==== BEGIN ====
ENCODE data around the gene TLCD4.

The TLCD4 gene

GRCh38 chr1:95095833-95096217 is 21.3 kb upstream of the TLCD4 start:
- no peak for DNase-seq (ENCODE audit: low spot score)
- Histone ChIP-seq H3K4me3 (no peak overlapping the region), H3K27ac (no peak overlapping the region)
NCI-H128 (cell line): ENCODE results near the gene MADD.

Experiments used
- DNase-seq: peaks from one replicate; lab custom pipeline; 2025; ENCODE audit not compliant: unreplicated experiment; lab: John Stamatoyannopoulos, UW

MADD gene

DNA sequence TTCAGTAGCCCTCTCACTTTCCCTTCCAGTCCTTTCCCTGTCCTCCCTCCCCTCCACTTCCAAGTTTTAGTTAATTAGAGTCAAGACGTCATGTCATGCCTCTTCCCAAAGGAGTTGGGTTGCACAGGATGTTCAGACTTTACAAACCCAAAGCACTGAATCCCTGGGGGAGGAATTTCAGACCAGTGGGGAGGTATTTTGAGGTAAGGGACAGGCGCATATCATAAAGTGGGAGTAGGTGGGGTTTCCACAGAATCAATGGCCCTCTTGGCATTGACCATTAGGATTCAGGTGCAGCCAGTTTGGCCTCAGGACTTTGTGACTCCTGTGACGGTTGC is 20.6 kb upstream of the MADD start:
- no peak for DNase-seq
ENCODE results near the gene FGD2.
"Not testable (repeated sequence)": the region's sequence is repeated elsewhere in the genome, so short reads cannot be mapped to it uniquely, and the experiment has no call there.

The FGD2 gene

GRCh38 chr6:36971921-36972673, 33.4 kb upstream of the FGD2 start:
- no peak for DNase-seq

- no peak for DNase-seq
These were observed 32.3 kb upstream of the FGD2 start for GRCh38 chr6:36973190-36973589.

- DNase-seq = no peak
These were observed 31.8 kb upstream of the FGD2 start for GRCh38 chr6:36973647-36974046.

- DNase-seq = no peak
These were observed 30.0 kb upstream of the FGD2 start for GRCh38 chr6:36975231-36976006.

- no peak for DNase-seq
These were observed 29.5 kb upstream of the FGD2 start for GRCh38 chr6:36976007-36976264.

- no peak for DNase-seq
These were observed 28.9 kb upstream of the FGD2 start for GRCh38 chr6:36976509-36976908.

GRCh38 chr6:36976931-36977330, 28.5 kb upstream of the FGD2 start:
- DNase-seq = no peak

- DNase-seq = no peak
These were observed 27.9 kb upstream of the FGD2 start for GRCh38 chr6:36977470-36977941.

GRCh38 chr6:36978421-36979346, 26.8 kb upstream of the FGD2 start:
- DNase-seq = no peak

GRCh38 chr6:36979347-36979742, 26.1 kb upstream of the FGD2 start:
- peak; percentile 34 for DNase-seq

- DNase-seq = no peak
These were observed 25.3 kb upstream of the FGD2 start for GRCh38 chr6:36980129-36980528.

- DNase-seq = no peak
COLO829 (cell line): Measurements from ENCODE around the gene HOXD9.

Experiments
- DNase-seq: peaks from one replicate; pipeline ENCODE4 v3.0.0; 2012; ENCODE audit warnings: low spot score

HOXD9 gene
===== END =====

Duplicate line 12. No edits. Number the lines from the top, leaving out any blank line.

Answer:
ENCODE results near the gene FGD2.